Witnesses – Indian Evidence Law

Ramchandra Rambux v. Champabai

The Court is not confined only to the way in which the witnesses have deposed or to the demeanour of witnesses, but it is open to it to look into the surrounding circumstances as well as the probabilities, so that it may be able to form a correct idea of the trustworthiness of the witnesses. This issue cannot be determined by considering the evidence adduced in the Court separately from the surrounding circumstances which have also been brought out in the evidence, or which appear from the nature and contents of the document itself.

Rameshwar v. State of Rajasthan

Appellant Rameshwar was charged with committing rape with Mst. Purni. Asssitant Session Judge convicted the Rameshwar and sentenced him rigorous imprisonment. Appeal made to Session Judge the evidence was sufficient for moral conviction but fell short of legal proof because, in the court’s opinion, the law requires corroboration of the story of the prosecution in such cases as a matter of precaution and the corroborative evidence, is so far as it sought to connect the appellant with the crime, was legally insufficient though morally enough. The judge acquitted the accused giving him benefit of doubt. The High Court the learned judge certified that she did not understand the sanctity of an oath and accordingly did not administer one to her but he did not certify that the child understood the duty of speaking the truth. Oath act does not deal with competency.

As a matter of prudence a conviction should not be ordinarily be based on the uncorroborated evidence of a child witness. The Court should look at the demeanor, unlikelihood of tutoring and so forth, may render corroboration unnecessary but that is a question of fact in every case. No thumb rule applies in cases of these sorts. The Supreme Court concluded that by considering the conduct of the girl and her mother form start to finish, no corroboration beyond the statement of the child to her mother was necessary. High Court was right in holding that was enough to make it safe to act on her testimony. Direct the appellant to surrender to his bail.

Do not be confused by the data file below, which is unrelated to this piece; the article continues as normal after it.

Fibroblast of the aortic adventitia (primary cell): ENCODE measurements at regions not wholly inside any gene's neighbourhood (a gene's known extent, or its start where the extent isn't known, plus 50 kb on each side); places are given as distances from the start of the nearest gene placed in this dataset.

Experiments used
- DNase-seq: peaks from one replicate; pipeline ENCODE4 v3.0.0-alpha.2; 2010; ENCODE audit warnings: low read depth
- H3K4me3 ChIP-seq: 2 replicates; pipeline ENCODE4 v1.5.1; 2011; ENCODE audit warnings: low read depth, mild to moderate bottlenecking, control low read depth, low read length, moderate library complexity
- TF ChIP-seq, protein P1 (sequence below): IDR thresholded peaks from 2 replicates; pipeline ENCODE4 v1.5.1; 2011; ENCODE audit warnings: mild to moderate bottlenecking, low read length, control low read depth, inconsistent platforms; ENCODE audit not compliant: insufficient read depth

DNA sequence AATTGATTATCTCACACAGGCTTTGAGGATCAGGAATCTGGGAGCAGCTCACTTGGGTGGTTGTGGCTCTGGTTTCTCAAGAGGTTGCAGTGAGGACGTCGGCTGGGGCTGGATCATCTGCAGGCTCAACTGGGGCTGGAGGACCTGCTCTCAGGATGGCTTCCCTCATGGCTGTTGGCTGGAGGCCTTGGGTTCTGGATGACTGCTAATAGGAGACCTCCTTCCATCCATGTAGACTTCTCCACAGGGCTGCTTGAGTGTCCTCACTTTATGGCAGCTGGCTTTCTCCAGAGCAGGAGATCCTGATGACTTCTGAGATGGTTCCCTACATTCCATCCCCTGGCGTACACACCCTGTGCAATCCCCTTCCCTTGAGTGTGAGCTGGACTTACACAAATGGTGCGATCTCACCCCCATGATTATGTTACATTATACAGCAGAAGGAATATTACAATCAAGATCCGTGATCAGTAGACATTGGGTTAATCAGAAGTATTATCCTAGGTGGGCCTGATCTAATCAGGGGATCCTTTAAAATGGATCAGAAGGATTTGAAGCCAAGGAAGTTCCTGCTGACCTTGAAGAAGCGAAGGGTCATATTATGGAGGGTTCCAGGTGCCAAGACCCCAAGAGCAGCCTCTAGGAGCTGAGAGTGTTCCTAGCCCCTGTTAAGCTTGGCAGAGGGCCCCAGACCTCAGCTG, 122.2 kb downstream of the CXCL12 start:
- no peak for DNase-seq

Laxmipat Choraria v. State of Maharashtra

Under s. 132 a witness shall not be excused from answering any question as to any matter relevant to the matter in issue in any criminal proceeding (among others) upon the ground that the answer to such question will incriminate or may tend directly or indirectly to expose him to a penalty or forfeiture of any kind. The safeguard to this compulsion is that no such answer, which the witness is compelled to give, exposes him to any arrest or prosecution or can it be proved against him in any criminal proceeding except a prosecution for giving false evidence by such answer.

R. D. Nayak v. State of Gujarat

The evidence of a child witness is not required to be rejected per se; but the Court as a rule of prudence considers such evidence with close scrutiny and only on being convinced about the quality thereof and reliability can record conviction, based thereon. It is also an accepted norm that, if after careful scrutiny of their evidence the Court comes to the conclusion that there is an impress of truth in it, there is no obstacle in the way of accepting the evidence of a child witness.

Varkey Joseph v. State of Kerala

Leading question to be one which indicates to the witnesses the real or supposed fact which the prosecutor (plaintiff) expects and desires to have confirmed by the answer. The Court shall permit leading questions as to matters which are introductory or undisputed, or which have, in its opinion, been already sufficiently proved.

Pannayar v. State of Tamil Nadu